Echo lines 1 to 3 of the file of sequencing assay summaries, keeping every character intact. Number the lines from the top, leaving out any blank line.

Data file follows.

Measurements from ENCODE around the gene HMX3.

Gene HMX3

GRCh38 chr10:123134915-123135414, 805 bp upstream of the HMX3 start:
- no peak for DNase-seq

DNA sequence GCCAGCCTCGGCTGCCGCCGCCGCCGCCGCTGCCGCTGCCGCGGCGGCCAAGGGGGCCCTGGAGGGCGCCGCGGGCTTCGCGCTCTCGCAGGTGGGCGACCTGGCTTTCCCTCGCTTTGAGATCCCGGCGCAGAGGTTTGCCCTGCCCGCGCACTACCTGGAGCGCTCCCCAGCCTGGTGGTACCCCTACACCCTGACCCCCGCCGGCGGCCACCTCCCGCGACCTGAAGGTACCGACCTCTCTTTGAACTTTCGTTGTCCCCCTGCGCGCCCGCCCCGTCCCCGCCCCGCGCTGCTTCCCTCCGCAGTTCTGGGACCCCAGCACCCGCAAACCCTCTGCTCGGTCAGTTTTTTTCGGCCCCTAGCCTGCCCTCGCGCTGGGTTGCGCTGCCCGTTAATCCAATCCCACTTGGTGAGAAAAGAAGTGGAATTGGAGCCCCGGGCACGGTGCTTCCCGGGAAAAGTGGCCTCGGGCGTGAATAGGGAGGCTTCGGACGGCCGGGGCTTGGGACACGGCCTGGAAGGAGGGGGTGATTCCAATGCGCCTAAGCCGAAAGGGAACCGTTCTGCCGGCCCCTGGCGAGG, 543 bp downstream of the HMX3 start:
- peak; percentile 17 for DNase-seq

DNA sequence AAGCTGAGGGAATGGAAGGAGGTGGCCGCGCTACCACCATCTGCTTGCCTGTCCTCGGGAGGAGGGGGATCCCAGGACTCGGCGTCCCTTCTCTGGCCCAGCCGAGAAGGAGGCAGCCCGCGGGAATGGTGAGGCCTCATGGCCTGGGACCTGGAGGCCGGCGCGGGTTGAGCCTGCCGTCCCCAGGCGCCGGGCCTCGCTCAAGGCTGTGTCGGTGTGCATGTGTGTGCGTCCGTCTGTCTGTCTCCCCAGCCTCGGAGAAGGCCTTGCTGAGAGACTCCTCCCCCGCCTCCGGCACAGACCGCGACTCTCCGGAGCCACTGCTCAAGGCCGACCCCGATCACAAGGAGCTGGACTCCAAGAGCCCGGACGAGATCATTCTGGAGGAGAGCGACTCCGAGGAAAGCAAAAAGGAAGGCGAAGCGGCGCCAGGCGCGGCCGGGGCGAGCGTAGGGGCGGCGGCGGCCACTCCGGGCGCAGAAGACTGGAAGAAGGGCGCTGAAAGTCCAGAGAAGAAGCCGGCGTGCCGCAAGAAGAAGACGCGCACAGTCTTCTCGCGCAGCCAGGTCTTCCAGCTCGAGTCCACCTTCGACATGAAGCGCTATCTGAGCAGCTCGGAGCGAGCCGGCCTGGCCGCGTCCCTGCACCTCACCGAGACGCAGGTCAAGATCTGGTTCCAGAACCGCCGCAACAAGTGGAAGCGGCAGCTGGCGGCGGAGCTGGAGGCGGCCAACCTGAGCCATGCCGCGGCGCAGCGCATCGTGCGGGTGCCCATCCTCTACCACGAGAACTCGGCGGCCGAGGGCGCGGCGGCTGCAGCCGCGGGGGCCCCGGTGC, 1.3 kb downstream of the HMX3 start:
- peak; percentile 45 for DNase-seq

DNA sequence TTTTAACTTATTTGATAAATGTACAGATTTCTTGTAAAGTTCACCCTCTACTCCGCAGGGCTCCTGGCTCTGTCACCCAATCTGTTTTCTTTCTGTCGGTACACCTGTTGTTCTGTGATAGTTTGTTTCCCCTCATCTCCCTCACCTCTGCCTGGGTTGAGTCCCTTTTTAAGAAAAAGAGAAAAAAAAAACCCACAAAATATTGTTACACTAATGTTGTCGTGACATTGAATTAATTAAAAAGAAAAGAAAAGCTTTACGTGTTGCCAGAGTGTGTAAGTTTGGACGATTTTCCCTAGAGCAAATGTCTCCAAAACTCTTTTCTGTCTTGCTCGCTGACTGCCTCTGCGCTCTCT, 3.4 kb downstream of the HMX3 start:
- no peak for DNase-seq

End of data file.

Measurements from ENCODE around the gene HMX3.

Gene HMX3

GRCh38 chr10:123134915-123135414, 805 bp upstream of the HMX3 start: